A good read from CNET: As manufacturers rush to capitalize on the attention given to the Apple iPad, there’s seems to be a new tablet announced every week. We can’t keep track of every slate thrown into the wild, but if you’re curious to know what your options are, we’ve compiled a general overview of the tablet landscape.
There’s probably no explanation needed for this one. With a million iPads sold within the first month of its introduction, the iPad has quickly taken the lead position in the tablet category.
Pros: Elegant hardware; vibrant app store; ideal for media playback; large selection of games; fast processor; responsive multitouch screen; long battery life; priced as low as $499.
Cons: Users must buy their software from Apple; existing Mac and Windows software isn’t supported; lacks Adobe Flash compatibility; limited hardware support.
More after the break.
By sheer numbers, Windows-based tablets dominate the category. These include several subcategories, such as slates, convertible laptops, UMPCs, and MIDs.
Pros: Familiar UI; broadest software and hardware compatibility; Adobe Flash support; multitasking; wide range of screen sizes, pricing, and implementations.
Cons: Windows desktop UI doesn’t always translate well to the touch screen without intermediating software or stylus input; typically longer boot times compared with mobile OS; cumbersome software installation; more prone to computer virus; typically shorter battery life.
Smartphones running Google’s Android OS are some of the biggest competitors to Apple’s iPhone. Android takes a similar approach, by offering a streamlined UI based around lightweight, third-party apps.
Pros: A large variety of apps; quick boot time; third-party manufacturers competing to provide hardware; one-touch access to Google Web search; options priced as low as $199.
Cons: Current Android features and developer specs more fitting for smartphones than tablets; most apps are designed for small screens and don’t scale well; built-in media player is only average.
If you only plan on using a tablet to browse the Web or utilize Web-based applications, why not cut out the middle-man? Web tablets essentially boot up directly into a Web browser, forgoing traditional UI metaphors of desktops and applications. Examples include the Fusion Garage JooJoo, and tablets running Google’s Chrome OS.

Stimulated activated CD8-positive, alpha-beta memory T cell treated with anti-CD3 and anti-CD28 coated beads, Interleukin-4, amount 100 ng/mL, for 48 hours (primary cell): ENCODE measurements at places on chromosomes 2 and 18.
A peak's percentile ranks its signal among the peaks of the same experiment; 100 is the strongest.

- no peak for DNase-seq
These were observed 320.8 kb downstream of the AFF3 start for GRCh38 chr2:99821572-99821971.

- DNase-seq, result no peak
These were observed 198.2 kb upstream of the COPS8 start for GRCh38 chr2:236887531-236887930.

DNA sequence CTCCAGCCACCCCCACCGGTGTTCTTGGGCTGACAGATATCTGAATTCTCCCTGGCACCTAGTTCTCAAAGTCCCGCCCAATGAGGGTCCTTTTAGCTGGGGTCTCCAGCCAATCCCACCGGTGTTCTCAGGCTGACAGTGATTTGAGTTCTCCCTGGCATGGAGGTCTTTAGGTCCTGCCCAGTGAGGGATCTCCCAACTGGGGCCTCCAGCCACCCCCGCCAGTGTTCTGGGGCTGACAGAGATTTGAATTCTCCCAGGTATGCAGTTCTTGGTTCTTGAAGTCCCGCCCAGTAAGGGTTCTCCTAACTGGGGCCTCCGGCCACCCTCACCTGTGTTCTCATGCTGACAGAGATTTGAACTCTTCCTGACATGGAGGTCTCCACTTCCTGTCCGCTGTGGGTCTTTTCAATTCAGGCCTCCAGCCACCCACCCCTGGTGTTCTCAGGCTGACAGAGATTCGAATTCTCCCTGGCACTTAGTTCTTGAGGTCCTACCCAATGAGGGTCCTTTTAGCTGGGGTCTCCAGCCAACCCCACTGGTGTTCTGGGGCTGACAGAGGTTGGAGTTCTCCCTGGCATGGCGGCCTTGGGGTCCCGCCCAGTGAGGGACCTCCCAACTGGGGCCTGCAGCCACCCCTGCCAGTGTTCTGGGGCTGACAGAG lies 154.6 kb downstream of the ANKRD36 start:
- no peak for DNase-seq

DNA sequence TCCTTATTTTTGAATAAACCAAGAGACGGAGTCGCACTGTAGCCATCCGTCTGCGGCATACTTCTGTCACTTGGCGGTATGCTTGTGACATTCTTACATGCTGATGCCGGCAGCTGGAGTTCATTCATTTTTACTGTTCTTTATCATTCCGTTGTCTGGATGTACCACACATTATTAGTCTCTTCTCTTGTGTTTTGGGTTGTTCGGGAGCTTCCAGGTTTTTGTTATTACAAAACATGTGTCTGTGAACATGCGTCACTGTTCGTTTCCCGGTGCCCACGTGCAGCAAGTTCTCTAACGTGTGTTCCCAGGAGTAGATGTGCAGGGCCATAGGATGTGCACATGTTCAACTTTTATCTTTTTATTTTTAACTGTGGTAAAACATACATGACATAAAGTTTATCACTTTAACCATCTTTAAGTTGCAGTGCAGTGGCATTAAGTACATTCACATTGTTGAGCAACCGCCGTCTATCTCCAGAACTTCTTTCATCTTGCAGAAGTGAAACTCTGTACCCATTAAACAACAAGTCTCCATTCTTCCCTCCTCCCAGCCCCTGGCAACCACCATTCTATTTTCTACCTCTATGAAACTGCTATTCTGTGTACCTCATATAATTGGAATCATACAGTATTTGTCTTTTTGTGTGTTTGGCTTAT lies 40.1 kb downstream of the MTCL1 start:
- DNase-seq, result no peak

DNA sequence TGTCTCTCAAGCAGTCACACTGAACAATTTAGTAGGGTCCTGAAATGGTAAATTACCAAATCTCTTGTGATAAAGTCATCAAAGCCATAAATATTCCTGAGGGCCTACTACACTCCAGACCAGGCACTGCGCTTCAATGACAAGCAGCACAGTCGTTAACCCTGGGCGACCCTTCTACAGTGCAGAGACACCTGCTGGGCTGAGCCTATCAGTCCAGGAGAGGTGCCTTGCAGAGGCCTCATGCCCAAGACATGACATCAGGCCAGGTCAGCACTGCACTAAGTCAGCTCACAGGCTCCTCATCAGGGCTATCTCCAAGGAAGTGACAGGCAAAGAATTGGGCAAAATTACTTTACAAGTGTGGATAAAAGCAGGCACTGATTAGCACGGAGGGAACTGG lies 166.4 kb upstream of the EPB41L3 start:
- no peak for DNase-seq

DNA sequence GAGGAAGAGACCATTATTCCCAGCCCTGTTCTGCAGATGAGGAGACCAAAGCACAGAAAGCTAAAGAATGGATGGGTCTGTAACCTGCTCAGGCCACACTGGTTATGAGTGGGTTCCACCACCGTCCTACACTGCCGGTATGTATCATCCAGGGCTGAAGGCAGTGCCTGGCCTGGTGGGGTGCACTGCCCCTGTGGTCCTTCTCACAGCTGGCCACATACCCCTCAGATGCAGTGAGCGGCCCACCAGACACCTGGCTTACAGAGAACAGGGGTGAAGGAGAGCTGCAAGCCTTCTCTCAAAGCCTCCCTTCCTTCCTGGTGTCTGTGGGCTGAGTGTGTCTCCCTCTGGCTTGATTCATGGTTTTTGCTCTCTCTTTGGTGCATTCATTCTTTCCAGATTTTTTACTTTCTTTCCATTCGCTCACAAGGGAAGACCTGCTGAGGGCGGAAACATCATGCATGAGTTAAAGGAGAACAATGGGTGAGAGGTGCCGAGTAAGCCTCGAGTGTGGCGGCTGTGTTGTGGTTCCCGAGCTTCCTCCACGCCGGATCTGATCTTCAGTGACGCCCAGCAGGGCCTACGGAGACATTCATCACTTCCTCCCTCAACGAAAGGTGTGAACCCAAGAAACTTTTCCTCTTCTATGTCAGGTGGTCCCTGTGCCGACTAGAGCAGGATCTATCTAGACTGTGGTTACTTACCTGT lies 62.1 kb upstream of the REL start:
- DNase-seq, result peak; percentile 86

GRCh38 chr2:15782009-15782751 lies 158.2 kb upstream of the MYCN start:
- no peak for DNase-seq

Pros: The full, undiluted Web; quick boot-up; minimal RAM and storage requirements.
Cons: Locked into one browser; few to no offline capabilities; browser may default to mobile-optimized view of some sites; Adobe Flash compatibility not guaranteed on all devices; a similarly priced Netbook is arguably a more convenient option in most circumstances.
Dedicated E-book readers used to be pretty simple and straightforward. Generally, they used e-ink on high-contrast black-and-white displays with screen sizes of 5 to 10 inches. Most offer the ability to read e-books as well as magazines and newspapers, and the most popular ones are tied to specific content vendors (Amazon, Barnes & Noble, Sony). New tablets (such as the iPad and Windows-based models) can duplicate some or all of the functionality of an e-book reader, but the inclusion of such niceties as free 3G e-book store access and the e-ink screens–which many readers find to be easier on the eyes for long reading sessions–mean that dedicated e-book readers still have a place in a tablet world. They may continue to thrive, especially as more models appear in the sub-$200 range.
Pros: E-ink screens (on most models) that are easy on the eyes; built-in 3G wireless (on some models); lower price points than most full-featured tablets; generally good battery life (compared with many color screen tablets).
Cons: Black and white screens (on e-ink models); limited touch-screen options; additional media features (audio, video, Web browsing, third-party apps) are limited or nonexistent.